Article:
Bell’s first (and possibly not last) memoir is a well-written, fast paced, and engaging read that chronicles Bell’s extensive struggles with depression, with being the child of two semi-famous gothic musicians, years of coping with her mother’s drug addiction, and the ongoing battle to maintain self-esteem against an inverse of Snow White’s evil queen’s mirror on the wall – the “reflection” of the title.
Perhaps, by working on the atomic bomb, Heisenberg undermines the beauty he lives for; Ferrari refuses to let judgement be the last word. Instead, he tells a story, not unlike a letter, the overall effect of which is a sweeping, panoramic view of both the internal workings of one’s soul, as well as the wide scope of science in modern history, in short, the quantum effect.
The writing is exquisite, poetic, and very detailed. Mahood’s observations are often minute explorations: a delicate rock formation, the texture of a rope, the sound of grass crunching under the feet, a sunrise, the smell of cooking, or an empathic exploration of a companion’s discomfort. Though Position Doubtful is sophisticated, charged as it is by ethical considerations, the political impact of government policy, and a deep-seated understanding – both visceral and intellectual – of the ethics of colonial occupation, power struggles, and feminist discourse, it’s also a personal journey and deeply moving.
Kendi wisely narrowed the scope of his book by telling the stories of five exceptional American leaders who greatly influenced the progression, side by side, of racist ideas through segregationists, assimilationists, and antiracists throughout America’s entire history. These Americans are the minister Cotton Mather, Pres. Thomas Jefferson, politician William Lloyd Garrison, writer W.E.B. Du Bois, and antiracist activist Angela Davis.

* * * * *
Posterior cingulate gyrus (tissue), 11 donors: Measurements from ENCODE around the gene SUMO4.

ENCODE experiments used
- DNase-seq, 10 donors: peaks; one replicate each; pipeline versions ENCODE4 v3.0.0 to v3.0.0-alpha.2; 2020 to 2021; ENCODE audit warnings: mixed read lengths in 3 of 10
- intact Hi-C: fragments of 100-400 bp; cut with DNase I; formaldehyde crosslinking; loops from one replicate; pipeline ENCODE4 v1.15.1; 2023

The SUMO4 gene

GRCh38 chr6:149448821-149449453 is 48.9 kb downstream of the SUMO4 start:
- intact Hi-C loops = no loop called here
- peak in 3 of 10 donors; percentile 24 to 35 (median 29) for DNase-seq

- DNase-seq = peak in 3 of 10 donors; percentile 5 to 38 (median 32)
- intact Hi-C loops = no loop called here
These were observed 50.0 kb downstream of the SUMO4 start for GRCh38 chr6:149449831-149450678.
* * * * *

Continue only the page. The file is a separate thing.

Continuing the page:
Have you ever wondered how to go about producing a play or musical theatre? In New York? Though I’m sure it’s difficult, Strozier makes the process of producing plays and musical theatre in the Big Apple seem relatively easy – breaking it down into its key components and providing a very clear and quite thorough set of instructions for each component.
This is an important subject treated with seriousness by the author, who is a journalist of some standing and the author of three other books. The title is somewhat misleading, however, as the librarians are not so much ‘bad-ass’ as courageous and dedicated to their quest to save centuries-old Islamic and secular manuscripts on a range of topics from destruction by militants of Al Qaeda.
Known and Strange Things, the title coming from Seamus Heaney, is structured by division into four sections: Reading Things; Seeing Things; Being There; and Epilogue. Cole notes that the book contains ‘some of my most vital enthusiasms’ as well as pieces on the new, and that he was testing his knowledge and its limits. He left as much out as he included, and could have produced a second book with the excluded.
The writing is so descriptive and uncomplicated that is easy to imagine accompanying the family as they go from one lesson to the next. We go with them to buy furniture, buy food at the hypermarket, get the boiler fixed and tag along on their trips to the Dordogne and some wonderful French towns and villages. We experience the history, the culture and the environment through Marty and Eileen’s exquisite travelogues and memories. And if you think I have forgotten to mention the French food then you are in for a huge surprise.
The Battle of Vimy Ridge took place almost one hundred years ago, on April 9, 1917, as part of the Battle of Arras launched by British and French forces against those of Kaiser Wilhelm’s Germany, to divert them from other fronts. The British and French had attempted to take the ridge and had failed. The Canadian Corps, part of the British Expeditionary Force, succeeded, with heavy casualties.
Despite the relaxed, humorous and conversational tone, the subject is serious. With Facebook, Instagram, Google (including its search engine), Twitter, Snapchat, Skype and email all linking up, nearly everything that goes online is more or less in the public domain. An ill-thought through or offensive post can get you fired, can wreck your home life, can lose you friends, and even get you arrested.